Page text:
The present concrete church was built in 1796 after the wooden one burned in 1787. The church ceiling fell in 1818 and burned on the 22 & 23rd of April 1859. This was the best parish in Podhale. Thedor Hawel archdeacon, plelate of Kamienica, a Canon of Gniezno rented it in 1774 and Gabriel Junosz Podoski an admistrator of the crown in Krakow, Canon of Gniezno, Abbot of Miechow and later Archbishop of Gniezno and Prymas in 1777 pastored at Czarny Dunajec which he owned, until 1756. Total parishioners: Wroblowska 2260, Podczerwone 698, Starebystre 1735, Miedzyczerwienne 1054, Ratulow 1299, Nowebystre 849, part of Ciche 827. A total of 9423 Roman Catholics and 280 Jews. The post office was owned by the Gmina. Northwest of Czarny Dunajec are hugh bogs, wetlands that stretch from the foot of Beskidy above Czarny Dunajec all the way to Jablonka at Orawa, over 7 km wide and 12 km long, which was was created from rotted tree stumps and evergreens. The rest of the forest, mostly pine, covered this territory for ages. From the village you can see Nowy Targ between the Zaskale and Ludzmierz villages, and not to far from Czarny Dunajec the border of Orawka. People use the bog material for fires and making fertilizer.

The elevation of the highest points in Czarny Dunajec are: a) the church 675.5 m, b) bogs, Wylewisko 700 m to the south from Odrowaz border, away from the populated territory above Piekielnik by the name Zary, 650 m, c) Zadkowka to the north border with Wroblowka 550 m, then west from the Wroblowka-Pieniazkowice road 658 m, d) the Nowy Targ cross road between the village Czarny Dunajec and the Czary stream 671 m, e) the crossing on the east bank of the Czary stream and the same road 661 m, f) south end of the village 684 m, g) road leading to Koniowka 100 m from the border 712 m, h) the road to Mietustwo that crosses above the Czary stream 686 m. This above survey was done by Dr. E. Janota, guide and traveler from Babia Gora to Tatry and Pieniny, Krakow in 1860. An illustrator, Walery Eliasz, traveled to Tarty, Pieniny and Szczawnica from Posnan and Krakow in 1870. W. Eliasz, made sketches of his travals to Tatry from Poznan and Krakow in 1874. Mary Steczkowska drew pictures as she traveled to Tatry and Pieniny from Krakow in 1872.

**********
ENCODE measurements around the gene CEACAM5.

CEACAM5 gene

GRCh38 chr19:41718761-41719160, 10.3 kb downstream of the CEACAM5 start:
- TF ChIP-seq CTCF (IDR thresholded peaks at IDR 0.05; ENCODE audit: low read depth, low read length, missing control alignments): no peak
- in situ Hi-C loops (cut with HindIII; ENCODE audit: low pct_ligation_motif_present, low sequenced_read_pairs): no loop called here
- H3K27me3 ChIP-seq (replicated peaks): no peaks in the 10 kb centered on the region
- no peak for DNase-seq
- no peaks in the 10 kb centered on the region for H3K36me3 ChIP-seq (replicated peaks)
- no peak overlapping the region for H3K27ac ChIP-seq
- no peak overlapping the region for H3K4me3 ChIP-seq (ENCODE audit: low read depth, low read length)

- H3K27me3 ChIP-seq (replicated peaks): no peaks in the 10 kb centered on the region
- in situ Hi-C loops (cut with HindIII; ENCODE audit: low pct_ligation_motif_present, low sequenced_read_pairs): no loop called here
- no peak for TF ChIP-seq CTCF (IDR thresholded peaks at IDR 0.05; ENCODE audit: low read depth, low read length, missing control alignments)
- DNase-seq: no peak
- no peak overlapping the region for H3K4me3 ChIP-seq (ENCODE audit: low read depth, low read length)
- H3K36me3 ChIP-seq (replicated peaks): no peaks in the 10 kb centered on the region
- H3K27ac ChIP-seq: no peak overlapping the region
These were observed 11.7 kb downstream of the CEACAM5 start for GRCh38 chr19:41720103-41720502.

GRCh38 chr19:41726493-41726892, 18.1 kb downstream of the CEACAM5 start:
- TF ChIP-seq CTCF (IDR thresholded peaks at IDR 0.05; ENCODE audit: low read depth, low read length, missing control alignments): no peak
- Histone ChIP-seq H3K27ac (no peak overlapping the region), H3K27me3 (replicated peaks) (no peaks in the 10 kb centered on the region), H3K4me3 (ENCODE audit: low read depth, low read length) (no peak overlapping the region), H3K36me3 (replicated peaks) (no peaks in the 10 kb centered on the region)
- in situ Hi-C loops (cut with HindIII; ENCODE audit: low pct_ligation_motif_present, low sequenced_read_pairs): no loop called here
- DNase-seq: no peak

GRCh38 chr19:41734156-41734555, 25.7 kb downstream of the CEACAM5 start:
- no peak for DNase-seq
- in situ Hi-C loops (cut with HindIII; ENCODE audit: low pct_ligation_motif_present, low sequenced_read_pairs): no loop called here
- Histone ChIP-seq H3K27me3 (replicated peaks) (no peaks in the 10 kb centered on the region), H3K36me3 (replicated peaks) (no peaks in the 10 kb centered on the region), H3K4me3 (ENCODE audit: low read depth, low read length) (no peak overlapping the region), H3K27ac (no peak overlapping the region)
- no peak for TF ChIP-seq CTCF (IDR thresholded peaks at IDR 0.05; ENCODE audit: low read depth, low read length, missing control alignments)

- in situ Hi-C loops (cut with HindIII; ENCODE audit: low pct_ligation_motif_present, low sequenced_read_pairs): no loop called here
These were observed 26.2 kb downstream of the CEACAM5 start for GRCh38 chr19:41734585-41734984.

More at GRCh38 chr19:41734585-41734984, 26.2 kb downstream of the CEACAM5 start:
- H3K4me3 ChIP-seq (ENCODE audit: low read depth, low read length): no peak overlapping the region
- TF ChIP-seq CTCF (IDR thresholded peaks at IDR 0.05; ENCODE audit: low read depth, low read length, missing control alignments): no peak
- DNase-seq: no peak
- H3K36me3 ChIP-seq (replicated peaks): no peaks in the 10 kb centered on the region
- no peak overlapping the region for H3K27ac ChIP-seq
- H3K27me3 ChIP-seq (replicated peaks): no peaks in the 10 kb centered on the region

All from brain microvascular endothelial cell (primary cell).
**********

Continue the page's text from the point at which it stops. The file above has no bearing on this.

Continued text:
Czarny Dunajec has a post office. A flea market is held six times a year, mostly for sheep and wool, which the majority going to neighboring Hungary. In the year 1846, Czarny Dunajec fought against their neighbor Chocholow, in the Insurrection of Chocholow.

Source: Slownik Geograficzny Krolestwa Polskiego - Warsaw 1880

Submitted and Translated by: Rose Szczech (Apr 1998)

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Czerlejno